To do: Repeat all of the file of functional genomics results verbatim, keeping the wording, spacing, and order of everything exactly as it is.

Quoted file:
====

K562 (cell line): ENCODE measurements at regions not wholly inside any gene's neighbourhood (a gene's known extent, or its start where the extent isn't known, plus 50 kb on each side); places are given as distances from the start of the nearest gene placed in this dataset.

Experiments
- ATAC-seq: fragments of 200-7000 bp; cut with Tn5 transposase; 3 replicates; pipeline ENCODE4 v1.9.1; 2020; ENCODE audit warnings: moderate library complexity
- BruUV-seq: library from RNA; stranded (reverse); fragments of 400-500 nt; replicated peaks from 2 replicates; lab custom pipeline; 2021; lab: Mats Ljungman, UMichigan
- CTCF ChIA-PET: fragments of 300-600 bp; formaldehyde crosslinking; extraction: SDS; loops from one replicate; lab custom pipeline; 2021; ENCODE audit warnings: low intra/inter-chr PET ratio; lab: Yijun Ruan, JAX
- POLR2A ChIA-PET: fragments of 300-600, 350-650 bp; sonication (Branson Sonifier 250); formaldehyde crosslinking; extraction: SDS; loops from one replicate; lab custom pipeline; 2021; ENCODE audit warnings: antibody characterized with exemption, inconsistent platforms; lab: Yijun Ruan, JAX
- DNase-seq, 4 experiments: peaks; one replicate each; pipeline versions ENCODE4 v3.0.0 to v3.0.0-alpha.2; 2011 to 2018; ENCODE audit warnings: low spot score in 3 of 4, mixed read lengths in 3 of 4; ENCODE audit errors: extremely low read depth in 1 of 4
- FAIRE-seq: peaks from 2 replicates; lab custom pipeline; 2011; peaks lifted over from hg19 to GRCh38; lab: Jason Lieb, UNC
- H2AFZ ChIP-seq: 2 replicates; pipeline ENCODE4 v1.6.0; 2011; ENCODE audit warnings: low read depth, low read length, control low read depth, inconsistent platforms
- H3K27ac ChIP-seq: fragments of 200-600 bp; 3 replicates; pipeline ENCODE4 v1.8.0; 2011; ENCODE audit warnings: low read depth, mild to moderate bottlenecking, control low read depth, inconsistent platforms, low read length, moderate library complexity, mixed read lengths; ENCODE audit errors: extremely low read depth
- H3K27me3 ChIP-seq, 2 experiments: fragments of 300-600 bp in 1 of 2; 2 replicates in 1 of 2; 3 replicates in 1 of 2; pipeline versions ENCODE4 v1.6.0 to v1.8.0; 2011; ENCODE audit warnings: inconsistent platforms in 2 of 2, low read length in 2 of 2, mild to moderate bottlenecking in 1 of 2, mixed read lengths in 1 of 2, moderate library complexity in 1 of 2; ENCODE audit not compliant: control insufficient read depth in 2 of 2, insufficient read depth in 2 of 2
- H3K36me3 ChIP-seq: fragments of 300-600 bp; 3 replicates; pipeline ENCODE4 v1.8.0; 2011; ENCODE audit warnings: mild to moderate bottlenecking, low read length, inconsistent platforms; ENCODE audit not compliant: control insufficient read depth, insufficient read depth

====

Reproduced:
K562 (cell line): ENCODE measurements at regions not wholly inside any gene's neighbourhood (a gene's known extent, or its start where the extent isn't known, plus 50 kb on each side); places are given as distances from the start of the nearest gene placed in this dataset.

Experiments
- ATAC-seq: fragments of 200-7000 bp; cut with Tn5 transposase; 3 replicates; pipeline ENCODE4 v1.9.1; 2020; ENCODE audit warnings: moderate library complexity
- BruUV-seq: library from RNA; stranded (reverse); fragments of 400-500 nt; replicated peaks from 2 replicates; lab custom pipeline; 2021; lab: Mats Ljungman, UMichigan
- CTCF ChIA-PET: fragments of 300-600 bp; formaldehyde crosslinking; extraction: SDS; loops from one replicate; lab custom pipeline; 2021; ENCODE audit warnings: low intra/inter-chr PET ratio; lab: Yijun Ruan, JAX
- POLR2A ChIA-PET: fragments of 300-600, 350-650 bp; sonication (Branson Sonifier 250); formaldehyde crosslinking; extraction: SDS; loops from one replicate; lab custom pipeline; 2021; ENCODE audit warnings: antibody characterized with exemption, inconsistent platforms; lab: Yijun Ruan, JAX
- DNase-seq, 4 experiments: peaks; one replicate each; pipeline versions ENCODE4 v3.0.0 to v3.0.0-alpha.2; 2011 to 2018; ENCODE audit warnings: low spot score in 3 of 4, mixed read lengths in 3 of 4; ENCODE audit errors: extremely low read depth in 1 of 4
- FAIRE-seq: peaks from 2 replicates; lab custom pipeline; 2011; peaks lifted over from hg19 to GRCh38; lab: Jason Lieb, UNC
- H2AFZ ChIP-seq: 2 replicates; pipeline ENCODE4 v1.6.0; 2011; ENCODE audit warnings: low read depth, low read length, control low read depth, inconsistent platforms
- H3K27ac ChIP-seq: fragments of 200-600 bp; 3 replicates; pipeline ENCODE4 v1.8.0; 2011; ENCODE audit warnings: low read depth, mild to moderate bottlenecking, control low read depth, inconsistent platforms, low read length, moderate library complexity, mixed read lengths; ENCODE audit errors: extremely low read depth
- H3K27me3 ChIP-seq, 2 experiments: fragments of 300-600 bp in 1 of 2; 2 replicates in 1 of 2; 3 replicates in 1 of 2; pipeline versions ENCODE4 v1.6.0 to v1.8.0; 2011; ENCODE audit warnings: inconsistent platforms in 2 of 2, low read length in 2 of 2, mild to moderate bottlenecking in 1 of 2, mixed read lengths in 1 of 2, moderate library complexity in 1 of 2; ENCODE audit not compliant: control insufficient read depth in 2 of 2, insufficient read depth in 2 of 2
- H3K36me3 ChIP-seq: fragments of 300-600 bp; 3 replicates; pipeline ENCODE4 v1.8.0; 2011; ENCODE audit warnings: mild to moderate bottlenecking, low read length, inconsistent platforms; ENCODE audit not compliant: control insufficient read depth, insufficient read depth